The UK electricity watchdog, Ofgem, has launched a probe into National Grid Electricity Transmission and Scottish Power Transmission’s delivery and operation of the Italian-built Western HVDC interconnector link.
The Western Link, a £1.3-billion underwater cable sending electricity between Scotland, Wales and northwestern England, has been plagued by numerous disruptions and construction setbacks.
The Western Link was largely built by Prysmian, an Italian firm which laid two parallel cables along the route.
It handed the project to National Grid and Scottish Power in late 2019. The Italian firm has already booked €165 million in repair costs and “contractual penalties”.
The cable, which has a 32km stretch underground, has suffered six faults and months out of action since it began operating in 2017.
Ofgem’s investigation will review the ability of the joint venture to deliver the 384km subsea interconnector, which runs from Hunterston in Ayrshire.
The National Grid has paid Scottish wind farms to switch off while the link is repaired.
Ofgem has the power to fine the grid operators up to 10 per cent of their turnover.
The Western Link is designed to have a 2.2-gigawatt capacity, enough to power 4 million homes.
It was intended to start operating in late 2015 but it opened on less than full capacity in 2017.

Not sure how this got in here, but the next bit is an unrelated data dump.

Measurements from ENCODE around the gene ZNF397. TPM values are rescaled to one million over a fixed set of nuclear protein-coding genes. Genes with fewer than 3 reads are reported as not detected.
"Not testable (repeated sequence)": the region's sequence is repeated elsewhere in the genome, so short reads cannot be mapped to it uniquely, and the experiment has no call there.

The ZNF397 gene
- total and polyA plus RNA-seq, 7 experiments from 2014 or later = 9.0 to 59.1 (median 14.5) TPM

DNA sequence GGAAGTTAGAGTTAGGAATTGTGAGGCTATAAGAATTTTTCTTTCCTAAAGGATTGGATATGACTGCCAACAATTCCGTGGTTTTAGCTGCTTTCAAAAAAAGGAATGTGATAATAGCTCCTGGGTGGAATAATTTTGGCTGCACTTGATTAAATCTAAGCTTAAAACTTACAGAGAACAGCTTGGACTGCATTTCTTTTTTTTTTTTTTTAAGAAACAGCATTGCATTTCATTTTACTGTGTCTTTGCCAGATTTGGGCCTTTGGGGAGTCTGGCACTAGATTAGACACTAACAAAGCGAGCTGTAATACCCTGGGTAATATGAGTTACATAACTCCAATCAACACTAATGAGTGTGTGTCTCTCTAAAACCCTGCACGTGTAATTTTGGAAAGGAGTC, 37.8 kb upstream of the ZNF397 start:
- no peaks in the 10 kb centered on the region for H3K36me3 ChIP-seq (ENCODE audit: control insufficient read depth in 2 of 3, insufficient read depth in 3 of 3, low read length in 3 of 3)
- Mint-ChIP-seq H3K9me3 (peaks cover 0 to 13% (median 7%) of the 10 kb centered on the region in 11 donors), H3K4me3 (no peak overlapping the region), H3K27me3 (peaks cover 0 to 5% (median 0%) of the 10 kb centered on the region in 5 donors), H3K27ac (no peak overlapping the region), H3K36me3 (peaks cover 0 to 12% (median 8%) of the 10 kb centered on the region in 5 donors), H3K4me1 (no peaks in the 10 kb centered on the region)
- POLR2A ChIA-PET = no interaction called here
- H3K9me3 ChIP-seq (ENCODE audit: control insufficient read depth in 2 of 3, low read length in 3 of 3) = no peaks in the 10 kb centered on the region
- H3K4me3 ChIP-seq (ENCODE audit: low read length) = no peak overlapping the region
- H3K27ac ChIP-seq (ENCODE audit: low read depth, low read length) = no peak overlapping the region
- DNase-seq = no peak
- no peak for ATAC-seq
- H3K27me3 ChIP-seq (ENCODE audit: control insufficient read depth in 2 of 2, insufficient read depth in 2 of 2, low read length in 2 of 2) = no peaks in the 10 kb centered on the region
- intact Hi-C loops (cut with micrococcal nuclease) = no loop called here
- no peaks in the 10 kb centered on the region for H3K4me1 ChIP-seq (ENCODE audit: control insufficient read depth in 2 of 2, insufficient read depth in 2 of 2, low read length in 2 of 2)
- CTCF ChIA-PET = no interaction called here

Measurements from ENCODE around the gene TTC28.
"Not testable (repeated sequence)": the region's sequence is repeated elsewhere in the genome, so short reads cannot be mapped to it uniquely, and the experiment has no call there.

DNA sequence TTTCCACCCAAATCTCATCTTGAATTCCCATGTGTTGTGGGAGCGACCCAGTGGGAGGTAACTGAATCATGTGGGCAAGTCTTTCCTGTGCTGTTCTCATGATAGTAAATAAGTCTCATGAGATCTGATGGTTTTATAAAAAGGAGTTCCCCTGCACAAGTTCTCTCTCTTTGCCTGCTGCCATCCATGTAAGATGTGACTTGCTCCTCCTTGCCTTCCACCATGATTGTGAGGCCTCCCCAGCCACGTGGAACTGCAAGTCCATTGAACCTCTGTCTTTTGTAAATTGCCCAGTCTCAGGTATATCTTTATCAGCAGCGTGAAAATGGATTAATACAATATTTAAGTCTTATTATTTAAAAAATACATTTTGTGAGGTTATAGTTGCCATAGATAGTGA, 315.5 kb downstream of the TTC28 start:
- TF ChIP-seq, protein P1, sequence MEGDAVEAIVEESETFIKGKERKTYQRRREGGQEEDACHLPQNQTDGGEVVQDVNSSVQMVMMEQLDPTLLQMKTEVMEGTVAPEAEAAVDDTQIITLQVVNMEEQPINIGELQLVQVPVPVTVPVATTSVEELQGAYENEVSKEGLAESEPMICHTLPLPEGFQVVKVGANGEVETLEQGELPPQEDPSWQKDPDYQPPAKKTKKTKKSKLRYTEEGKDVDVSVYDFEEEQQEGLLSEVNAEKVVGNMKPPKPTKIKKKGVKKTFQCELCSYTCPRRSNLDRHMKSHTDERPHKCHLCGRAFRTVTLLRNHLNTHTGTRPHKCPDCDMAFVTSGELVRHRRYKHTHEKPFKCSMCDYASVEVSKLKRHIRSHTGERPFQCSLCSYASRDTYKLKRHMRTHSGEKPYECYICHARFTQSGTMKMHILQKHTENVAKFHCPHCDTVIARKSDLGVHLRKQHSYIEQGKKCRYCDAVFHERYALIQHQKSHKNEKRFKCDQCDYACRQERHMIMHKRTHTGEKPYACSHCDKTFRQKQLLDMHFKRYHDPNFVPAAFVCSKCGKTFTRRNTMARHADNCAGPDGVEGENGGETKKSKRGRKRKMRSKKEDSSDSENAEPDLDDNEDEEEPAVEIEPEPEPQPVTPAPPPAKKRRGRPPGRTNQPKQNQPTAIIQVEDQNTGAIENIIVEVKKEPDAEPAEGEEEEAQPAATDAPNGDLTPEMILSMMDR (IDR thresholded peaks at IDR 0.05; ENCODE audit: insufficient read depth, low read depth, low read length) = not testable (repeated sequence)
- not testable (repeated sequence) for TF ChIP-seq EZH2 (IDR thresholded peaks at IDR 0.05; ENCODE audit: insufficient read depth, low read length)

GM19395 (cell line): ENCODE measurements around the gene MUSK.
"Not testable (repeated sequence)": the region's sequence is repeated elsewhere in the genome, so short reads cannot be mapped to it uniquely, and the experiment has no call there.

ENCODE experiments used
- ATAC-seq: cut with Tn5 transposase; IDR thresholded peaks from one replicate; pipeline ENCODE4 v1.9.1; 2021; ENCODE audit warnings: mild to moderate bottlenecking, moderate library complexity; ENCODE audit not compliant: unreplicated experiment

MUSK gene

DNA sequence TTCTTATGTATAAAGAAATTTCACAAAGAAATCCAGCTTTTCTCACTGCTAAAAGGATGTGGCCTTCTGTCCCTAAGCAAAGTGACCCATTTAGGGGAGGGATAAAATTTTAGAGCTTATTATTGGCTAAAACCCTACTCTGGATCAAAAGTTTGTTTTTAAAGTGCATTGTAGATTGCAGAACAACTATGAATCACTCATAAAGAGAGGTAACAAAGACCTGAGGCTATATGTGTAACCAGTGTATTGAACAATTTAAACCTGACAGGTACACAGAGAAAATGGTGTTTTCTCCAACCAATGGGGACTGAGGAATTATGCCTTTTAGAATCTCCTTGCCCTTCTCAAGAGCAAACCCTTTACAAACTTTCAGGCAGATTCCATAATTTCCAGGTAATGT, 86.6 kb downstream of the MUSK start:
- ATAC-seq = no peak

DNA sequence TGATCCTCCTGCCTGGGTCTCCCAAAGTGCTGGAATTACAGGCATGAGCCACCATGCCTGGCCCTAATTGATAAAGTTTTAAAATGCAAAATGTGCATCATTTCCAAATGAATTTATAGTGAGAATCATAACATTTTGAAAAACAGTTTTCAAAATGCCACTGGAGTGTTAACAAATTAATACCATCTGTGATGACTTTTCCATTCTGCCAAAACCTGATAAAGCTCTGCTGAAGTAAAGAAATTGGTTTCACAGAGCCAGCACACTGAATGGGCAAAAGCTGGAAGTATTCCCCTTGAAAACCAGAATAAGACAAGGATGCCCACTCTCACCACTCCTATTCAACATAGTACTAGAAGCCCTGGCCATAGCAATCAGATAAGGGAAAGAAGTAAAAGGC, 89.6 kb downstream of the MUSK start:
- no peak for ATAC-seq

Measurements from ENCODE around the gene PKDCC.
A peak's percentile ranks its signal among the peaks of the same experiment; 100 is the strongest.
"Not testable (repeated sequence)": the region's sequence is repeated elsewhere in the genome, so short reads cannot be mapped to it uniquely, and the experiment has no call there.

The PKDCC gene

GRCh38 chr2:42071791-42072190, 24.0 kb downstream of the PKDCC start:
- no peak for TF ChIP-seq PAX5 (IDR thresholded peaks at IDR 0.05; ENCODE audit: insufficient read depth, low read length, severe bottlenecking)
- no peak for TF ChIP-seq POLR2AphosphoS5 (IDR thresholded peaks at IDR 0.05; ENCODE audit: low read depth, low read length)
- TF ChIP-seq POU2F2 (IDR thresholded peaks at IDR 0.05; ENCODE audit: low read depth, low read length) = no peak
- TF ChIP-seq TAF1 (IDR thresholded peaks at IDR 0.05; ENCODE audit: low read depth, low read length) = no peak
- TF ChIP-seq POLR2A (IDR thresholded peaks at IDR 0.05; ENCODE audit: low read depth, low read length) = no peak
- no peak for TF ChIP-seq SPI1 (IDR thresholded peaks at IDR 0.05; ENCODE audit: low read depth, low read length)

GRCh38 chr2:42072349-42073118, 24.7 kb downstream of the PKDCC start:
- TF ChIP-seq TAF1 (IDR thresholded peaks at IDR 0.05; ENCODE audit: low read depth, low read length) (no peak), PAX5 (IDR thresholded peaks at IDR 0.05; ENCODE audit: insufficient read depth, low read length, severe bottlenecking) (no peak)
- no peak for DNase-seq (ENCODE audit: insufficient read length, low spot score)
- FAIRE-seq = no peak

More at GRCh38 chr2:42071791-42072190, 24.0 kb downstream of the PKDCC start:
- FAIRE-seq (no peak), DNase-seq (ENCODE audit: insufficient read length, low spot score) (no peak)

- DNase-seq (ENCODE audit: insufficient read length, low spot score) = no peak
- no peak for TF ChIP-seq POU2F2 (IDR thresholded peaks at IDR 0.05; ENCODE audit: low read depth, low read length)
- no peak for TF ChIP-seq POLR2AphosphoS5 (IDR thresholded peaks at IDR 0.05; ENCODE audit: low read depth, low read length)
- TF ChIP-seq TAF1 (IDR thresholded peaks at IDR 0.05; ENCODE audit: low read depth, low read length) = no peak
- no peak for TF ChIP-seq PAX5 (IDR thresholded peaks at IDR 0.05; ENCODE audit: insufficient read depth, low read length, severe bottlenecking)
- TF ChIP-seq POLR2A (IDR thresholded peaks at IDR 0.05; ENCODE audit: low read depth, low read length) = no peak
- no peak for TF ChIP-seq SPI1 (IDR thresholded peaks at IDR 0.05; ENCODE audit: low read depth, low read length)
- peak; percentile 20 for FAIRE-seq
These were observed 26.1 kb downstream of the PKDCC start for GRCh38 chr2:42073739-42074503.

The January 10 outage is not expected to be fixed until mid-February.
The interconnector is co-owned by the regulated electricity transmission wings of National Grid and Scottish Power, which is owned by the Spanish firm Iberdrola.
Costs overruns are paid through consumers’ bills.
National Grid’s system operator balances electricity supply and demand. It is contractually obliged to compensate Scottish wind farms in so-called constraint payments. These apply while turbines are shut down because the Western Link is out of action and they produce more electricity than can be used in Scotland. Meanwhile, other links to England and Wales are already running at full capacity.
It was reported this month that wind farms were being paid up to £3 million a day to switch off their turbines and not produce electricity.
These payments, which were reportedly between 25 and 80 per cent more than the wind farms would have earned while producing power, are eventually added to consumer bills.
Ofgem said National Grid and Scottish Power had been legally required to complete the Western Link by March 2017.
The investigation would also examine potential breaches relating to the operation of the interconnector, Ofgem added.
The watchdog said the link was made fully available only last month. The official probe “does not imply that we have made any findings about non-compliance”, Ofgem told the media.
Prysmian is in the spotlight. Picture credit: YouTube